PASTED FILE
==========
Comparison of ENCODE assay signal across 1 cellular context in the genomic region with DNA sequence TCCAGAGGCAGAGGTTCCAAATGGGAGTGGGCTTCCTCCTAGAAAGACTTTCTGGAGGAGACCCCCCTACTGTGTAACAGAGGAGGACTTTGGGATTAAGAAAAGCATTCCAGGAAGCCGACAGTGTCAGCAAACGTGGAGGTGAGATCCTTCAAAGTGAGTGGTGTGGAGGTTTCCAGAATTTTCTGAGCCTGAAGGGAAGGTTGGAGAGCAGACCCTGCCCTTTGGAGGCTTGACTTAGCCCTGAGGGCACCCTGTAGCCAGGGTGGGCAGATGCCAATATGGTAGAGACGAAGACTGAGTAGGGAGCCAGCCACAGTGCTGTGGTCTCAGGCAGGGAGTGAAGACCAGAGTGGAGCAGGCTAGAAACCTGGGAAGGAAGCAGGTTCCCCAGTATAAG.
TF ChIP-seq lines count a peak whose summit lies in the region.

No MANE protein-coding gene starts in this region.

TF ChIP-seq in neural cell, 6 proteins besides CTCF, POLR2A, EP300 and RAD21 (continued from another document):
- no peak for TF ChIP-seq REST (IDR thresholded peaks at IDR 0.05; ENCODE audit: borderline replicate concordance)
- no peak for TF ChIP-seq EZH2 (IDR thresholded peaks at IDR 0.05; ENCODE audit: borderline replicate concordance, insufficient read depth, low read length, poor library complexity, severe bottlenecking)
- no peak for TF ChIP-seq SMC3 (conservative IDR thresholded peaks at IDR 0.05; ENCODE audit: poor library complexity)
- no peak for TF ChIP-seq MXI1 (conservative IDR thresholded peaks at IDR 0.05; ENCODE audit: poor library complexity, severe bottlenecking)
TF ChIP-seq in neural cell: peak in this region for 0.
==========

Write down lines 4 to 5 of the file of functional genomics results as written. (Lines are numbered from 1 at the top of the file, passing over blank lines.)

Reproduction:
TF ChIP-seq in neural cell, 6 proteins besides CTCF, POLR2A, EP300 and RAD21 (continued from another document):
- no peak for TF ChIP-seq REST (IDR thresholded peaks at IDR 0.05; ENCODE audit: borderline replicate concordance)